A warrant is defined as an option to purchase shares of corporate stock at a fixed price. 4 Fletcher Cyclopedia of the Law of Private Corporations Sec. 8907, at 70 (rev. ed. 1985); see also Bradford v. Crown-Bremson Industries, Inc., 255 F. Supp. 1009, 1012 (M.D. Tenn. 1964); Miller v. General Outdoor Advertising Co., 223 F. Supp. 790, 794 (S.D.N.Y. 1963). Until the bankruptcy court avoided the agreement, Merrimac possessed a legal document providing an inchoate right to purchase Daig stock at a fixed rate of one cent per share. On its face, this document was a stock purchase warrant. We find that the document was what it purported to be. The fact that the warrant was later invalidated by the bankruptcy court cannot diminish its legal significance. We thus find that Merrimac held a valid warrant under 11 U.S.C. § 101(15) (C) throughout the period it was employed by Daig.
The Bankruptcy Code is clear in its treatment of warrant holders employed by debtors in possession. Warrant holders are included in the Code's definition of equity security holders. See 11 U.S.C. § 101(15) (C). To be "disinterested" under the Code, a person cannot hold an equity security. See 11 U.S.C. § 101(13) (A). A warrant holder thus is not a disinterested person. Moreover, 11 U.S.C. § 328(c) states that the bankruptcy court "may" deny allowance of compensation for a professional who is not a disinterested person at any time during the employment by the debtor. Under this simple formula, Merrimac's status as a warrant holder in substance makes Merrimac nondisinterested and within the ambit of Sec. 328(c). Nullification of the stock purchase warrant was an appropriate sanction in light of the potential conflict of interest engendered by the putative warrant.5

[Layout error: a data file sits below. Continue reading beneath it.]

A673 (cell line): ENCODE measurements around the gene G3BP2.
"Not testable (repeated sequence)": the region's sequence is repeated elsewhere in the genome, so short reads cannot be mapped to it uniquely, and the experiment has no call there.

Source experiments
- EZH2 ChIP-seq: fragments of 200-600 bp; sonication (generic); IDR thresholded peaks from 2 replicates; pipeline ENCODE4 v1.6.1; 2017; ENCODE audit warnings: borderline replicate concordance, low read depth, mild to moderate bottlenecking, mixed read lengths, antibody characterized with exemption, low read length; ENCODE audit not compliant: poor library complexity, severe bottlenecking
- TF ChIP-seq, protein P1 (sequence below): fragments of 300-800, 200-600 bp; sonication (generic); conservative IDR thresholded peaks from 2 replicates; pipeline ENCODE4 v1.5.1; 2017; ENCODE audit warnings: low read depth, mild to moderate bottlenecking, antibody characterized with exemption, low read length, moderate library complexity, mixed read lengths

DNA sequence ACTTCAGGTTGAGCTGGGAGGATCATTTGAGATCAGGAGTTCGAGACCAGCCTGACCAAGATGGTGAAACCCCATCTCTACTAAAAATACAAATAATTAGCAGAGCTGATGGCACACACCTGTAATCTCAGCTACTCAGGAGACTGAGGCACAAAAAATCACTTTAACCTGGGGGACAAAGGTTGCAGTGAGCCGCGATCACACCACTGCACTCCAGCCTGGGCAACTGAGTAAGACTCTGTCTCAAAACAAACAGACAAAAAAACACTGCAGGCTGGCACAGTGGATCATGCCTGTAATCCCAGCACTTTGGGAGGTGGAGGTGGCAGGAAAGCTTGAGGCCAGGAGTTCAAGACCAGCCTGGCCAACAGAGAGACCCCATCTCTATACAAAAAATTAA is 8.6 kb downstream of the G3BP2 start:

We further find the bankruptcy court did not abuse its statutory discretion to deny Merrimac compensation beyond the $12,898.84 already paid by Daig.
The Honorable Robert G. Renner, United States District Court for the District of Minnesota, presiding
The Honorable Margaret A. Mahoney, Bankruptcy Judge for the Bankruptcy Court of the District of Minnesota, presiding. The Honorable Kenneth Owens presided over some earlier portions of the Daig bankruptcy case
The relevant Code provisions are:
11 U.S.C. § 328(c):